Lack of Environment

A blog on the politics and psychology underlying the denial of all our environmental problems

Archive for the ‘Institute of Physics’ Category

Most scientists don’t believe AGW is happening (?)

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Nope, sorry, I don’t accept the validity of this statement. There may be protestors within various Institutions; and lists of people who dispute the consensus view on Wikipedia; and lists of unscientific people that do not; but…

Wikipedia also contains a great deal of evidence to suggest that the overwhelming majority of scientists of all kinds accept the genuine consensus view that AGW is happening:

Indeed, the above (very long article) includes reference to the fact that more than 97% of published climate scientists take this view:

Furthermore, there is also no EVIDENCE of a massive scientific conspiracy just to keep a few researchers busy. In fact, as George Monbiot has said, “It is hard to convey just how selective you have to be to dismiss the evidence for climate change. You must climb over a mountain of evidence to pick up a crumb: a crumb which then disintegrates in your palm. You must ignore an entire canon of science, the statements of the world’s most eminent scientific institutions, and thousands of papers published in the foremost scientific journals“.

And as James Hoggan has said: “Democracy is utterly dependent upon an electorate that is accurately informed. In promoting climate change denial (and often denying their responsibility for doing so) industry has done more than endanger the environment. It has undermined democracy. There is a vast difference between putting forth a point of view, honestly held, and intentionally sowing the seeds of confusion. Free speech does not include the right to deceive. Deception is not a point of view. And the right to disagree does not include a right to intentionally subvert the public awareness“.

And finally, as I have said, “There is simply no evidence for your left-wing conspiracy to over-tax and over-regulate people; so as to make everyone poorer. Whereas, there is a great deal of evidence for a right-wing conspiracy to under-tax and under-regulate industry; so as to make a few people richer…

So, will people please stop saying things that are not true? No matter how many times you say such things; it will not stop them being false. But it will prevent concerted, effective action being taken on a global scale to address a truly global problem.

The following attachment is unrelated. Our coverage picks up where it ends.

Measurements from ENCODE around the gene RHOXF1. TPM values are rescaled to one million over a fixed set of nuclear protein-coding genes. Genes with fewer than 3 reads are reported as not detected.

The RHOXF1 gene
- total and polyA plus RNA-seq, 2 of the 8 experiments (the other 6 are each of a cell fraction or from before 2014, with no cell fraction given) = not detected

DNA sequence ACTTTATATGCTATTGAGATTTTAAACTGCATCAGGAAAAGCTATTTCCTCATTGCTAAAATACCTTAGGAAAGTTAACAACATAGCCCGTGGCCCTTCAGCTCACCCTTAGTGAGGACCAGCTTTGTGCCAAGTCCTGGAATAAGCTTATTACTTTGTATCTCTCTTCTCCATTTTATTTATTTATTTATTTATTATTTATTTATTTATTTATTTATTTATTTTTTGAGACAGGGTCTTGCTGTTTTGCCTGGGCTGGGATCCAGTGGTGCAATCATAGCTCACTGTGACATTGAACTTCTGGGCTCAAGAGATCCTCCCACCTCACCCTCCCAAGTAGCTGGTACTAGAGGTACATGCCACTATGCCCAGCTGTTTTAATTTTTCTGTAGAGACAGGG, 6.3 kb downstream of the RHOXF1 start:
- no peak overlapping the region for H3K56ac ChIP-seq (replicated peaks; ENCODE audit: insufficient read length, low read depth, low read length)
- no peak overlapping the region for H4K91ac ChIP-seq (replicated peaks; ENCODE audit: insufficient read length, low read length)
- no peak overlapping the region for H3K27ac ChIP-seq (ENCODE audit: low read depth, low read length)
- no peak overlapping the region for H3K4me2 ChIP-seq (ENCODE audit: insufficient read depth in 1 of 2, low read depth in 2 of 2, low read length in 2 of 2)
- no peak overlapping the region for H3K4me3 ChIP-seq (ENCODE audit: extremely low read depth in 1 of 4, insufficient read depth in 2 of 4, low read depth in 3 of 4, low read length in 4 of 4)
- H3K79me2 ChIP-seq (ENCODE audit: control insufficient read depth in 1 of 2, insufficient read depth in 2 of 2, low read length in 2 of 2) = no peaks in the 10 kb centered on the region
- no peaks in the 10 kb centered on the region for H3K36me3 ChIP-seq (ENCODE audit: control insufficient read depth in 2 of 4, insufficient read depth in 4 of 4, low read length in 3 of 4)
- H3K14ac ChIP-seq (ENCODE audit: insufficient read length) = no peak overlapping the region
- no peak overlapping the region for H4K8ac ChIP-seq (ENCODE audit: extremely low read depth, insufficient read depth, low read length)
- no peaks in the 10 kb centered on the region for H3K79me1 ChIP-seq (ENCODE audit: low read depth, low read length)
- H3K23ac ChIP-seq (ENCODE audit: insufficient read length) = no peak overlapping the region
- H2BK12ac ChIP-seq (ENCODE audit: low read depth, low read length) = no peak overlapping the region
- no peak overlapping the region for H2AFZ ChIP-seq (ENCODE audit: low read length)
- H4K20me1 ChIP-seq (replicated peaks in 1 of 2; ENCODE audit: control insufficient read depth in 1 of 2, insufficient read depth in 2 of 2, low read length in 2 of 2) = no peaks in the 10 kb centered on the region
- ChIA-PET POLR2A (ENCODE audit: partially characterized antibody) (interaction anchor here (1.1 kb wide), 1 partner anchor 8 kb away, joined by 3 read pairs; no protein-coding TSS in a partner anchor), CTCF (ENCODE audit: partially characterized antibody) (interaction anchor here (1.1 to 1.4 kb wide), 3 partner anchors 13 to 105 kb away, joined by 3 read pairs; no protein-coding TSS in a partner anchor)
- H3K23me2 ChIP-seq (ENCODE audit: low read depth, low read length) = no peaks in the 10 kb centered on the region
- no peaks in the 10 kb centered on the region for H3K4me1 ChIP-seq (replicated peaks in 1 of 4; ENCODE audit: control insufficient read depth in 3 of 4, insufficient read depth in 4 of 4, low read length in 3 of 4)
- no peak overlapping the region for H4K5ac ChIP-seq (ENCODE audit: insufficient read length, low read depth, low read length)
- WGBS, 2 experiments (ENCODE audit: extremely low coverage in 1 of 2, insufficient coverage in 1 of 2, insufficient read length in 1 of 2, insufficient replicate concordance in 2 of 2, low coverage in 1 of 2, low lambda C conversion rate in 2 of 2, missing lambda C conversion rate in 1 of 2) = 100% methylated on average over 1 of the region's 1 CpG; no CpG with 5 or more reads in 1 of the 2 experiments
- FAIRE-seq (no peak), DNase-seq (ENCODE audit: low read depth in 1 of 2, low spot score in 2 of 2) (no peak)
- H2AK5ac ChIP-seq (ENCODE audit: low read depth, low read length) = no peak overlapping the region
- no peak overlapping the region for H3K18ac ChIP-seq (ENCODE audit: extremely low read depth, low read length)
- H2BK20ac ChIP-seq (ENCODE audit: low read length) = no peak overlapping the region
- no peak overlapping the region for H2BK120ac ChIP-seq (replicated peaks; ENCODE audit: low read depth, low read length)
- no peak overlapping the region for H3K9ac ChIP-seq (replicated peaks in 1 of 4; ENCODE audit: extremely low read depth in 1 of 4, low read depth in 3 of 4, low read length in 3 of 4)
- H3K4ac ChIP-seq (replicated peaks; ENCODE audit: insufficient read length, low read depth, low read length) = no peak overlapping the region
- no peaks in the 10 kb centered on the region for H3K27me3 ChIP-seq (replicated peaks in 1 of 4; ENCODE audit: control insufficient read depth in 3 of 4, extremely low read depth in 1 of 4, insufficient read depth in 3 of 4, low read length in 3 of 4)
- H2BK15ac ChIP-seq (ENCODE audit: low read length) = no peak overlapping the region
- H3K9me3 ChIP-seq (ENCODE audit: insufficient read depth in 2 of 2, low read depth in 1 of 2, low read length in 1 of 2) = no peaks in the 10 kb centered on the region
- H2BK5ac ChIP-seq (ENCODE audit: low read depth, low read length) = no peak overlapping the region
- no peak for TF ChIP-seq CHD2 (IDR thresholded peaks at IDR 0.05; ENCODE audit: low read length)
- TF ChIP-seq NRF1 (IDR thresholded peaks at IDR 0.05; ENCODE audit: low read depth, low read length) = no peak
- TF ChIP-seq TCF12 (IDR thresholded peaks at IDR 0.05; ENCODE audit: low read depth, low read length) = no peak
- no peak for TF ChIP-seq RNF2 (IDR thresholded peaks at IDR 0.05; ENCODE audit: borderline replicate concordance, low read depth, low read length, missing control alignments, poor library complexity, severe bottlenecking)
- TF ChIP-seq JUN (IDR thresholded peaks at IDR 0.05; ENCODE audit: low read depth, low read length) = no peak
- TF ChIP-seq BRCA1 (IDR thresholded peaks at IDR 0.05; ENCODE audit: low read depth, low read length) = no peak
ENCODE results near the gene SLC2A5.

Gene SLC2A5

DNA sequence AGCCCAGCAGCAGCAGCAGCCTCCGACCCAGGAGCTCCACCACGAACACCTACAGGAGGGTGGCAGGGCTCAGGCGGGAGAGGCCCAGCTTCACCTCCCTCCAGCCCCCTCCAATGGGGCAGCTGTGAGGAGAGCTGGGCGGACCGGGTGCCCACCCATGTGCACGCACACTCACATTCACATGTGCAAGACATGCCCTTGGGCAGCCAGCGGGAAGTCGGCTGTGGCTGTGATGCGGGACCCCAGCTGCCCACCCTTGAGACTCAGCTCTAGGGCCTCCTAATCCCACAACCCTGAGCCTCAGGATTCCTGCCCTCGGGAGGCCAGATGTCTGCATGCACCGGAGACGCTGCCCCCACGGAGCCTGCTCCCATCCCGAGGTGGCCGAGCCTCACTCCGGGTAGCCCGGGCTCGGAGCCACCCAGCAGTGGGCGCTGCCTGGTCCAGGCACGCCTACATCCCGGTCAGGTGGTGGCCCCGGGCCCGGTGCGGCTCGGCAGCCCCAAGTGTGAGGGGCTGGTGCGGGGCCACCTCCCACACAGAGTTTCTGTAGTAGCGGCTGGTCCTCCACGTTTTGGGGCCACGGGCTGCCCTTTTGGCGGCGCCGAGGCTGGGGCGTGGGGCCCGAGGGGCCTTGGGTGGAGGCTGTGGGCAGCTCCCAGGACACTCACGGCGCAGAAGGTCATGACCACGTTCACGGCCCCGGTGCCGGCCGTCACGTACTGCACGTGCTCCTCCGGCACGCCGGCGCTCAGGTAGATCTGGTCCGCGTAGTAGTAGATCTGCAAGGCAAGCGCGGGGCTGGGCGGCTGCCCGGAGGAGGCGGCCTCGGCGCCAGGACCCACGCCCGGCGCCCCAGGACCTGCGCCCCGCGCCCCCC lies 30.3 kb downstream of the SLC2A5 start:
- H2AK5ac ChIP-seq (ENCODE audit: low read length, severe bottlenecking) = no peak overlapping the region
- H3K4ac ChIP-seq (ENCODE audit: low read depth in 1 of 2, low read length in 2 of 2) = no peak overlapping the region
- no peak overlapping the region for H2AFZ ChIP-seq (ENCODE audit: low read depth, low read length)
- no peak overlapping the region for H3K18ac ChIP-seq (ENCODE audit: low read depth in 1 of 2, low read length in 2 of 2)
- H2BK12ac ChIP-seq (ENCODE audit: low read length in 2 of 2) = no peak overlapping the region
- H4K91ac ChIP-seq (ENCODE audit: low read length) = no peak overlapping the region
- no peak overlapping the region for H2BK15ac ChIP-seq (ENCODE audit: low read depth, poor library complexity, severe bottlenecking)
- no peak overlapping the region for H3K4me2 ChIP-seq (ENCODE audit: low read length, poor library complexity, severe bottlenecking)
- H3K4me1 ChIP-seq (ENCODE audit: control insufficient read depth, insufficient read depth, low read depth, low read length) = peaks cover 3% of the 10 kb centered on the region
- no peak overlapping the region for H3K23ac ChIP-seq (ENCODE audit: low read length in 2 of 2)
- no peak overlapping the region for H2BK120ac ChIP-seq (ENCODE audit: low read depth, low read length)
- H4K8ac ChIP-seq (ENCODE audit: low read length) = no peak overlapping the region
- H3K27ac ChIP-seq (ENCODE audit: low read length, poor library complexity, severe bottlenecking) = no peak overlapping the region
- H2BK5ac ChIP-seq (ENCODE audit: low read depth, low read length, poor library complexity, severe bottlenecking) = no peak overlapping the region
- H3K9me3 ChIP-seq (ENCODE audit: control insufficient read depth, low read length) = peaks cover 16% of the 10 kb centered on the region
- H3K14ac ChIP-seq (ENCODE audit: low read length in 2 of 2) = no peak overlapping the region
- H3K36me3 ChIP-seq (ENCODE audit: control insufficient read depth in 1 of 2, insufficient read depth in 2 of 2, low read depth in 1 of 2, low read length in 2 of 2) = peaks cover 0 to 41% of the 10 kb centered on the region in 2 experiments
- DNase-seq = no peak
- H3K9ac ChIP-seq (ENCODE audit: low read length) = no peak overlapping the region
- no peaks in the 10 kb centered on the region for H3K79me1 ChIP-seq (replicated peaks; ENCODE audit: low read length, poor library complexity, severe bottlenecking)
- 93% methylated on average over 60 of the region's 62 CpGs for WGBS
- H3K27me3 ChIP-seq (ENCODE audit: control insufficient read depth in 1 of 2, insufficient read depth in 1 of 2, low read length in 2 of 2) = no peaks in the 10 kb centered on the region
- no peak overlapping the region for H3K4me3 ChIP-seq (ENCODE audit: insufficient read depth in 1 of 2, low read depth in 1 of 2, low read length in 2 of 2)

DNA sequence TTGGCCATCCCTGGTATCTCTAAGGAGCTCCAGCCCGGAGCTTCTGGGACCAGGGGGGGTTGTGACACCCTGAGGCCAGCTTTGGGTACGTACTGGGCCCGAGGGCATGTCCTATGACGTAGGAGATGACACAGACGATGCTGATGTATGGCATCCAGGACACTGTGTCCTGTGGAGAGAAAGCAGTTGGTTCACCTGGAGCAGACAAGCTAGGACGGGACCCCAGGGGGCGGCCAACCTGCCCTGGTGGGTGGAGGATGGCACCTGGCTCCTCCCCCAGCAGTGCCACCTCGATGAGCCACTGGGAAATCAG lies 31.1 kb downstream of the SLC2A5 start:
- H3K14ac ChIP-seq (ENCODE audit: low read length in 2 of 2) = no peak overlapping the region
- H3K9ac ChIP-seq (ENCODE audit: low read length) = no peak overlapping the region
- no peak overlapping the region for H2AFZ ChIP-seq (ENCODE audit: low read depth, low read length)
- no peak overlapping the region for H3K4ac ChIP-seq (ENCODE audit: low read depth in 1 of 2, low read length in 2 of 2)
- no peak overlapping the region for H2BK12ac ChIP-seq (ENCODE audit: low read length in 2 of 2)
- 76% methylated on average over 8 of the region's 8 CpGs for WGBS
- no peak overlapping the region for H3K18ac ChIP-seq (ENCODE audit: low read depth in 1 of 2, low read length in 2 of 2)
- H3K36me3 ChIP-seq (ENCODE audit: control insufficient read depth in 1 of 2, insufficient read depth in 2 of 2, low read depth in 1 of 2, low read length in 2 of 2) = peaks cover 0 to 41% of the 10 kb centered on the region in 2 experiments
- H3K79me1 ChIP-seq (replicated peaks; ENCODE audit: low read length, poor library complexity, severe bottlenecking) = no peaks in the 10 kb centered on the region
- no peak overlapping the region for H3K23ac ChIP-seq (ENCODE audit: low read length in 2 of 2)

Conspiracy theory – History for losers

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So says David Aaronovitch in Voodoo Histories – and he is absolutely right. (For the benefit of new readers, David Aaronovitch is an old favourite of mine but let’s not digress; unless you want to)…

In 2007, the American Physical Society (APS) decided to get off the fence and endorse the need for action to mitigate AGW; and 260 of its 48,000 members (by conventional maths that is just over 0.5%) have subsequently complained. Unfortunately, simple maths was apparently insufficient reason for influential British sceptical politicians like the Rt Hon Peter Lilley MP to choose to ignore such protests. On the contrary, he highlighted this protest in Parliament citing it as legitimate reason to question the scientific consensus that human activity is indeed affecting global climate.

The Institute of Physics (IOP) got into a similar mess after asking Energy Consultant (founder of Crestport Services) Peter Gill (just possibly prejudiced in favour of the continuance of “business as usual”?) to compile a highly sceptical submission (e.g. claiming that “Unfortunately, for many people [AGW] has become a religion, so facts and analysis have become largely irrelevant”) to the Parliamentary Select Committee investigating the UEA/CRU email scandal. The whole fiasco left the IOP looking very foolish indeed.

And yet, these losers will not (it seems) give up.

As a first step towards realising their folly, they could all do a lot worse that read Ben Goldacre’s Bad Science because the continuing existence of AGW denial can only be explained by the fact that its proponents are guilty of one or more of the fundamental mistakes Goldacre highlights in his book (see my previous post yesterday). Furthermore, he is therefore right to conclude that… “You cannot reason someone out of a position they did not reason themself into”.


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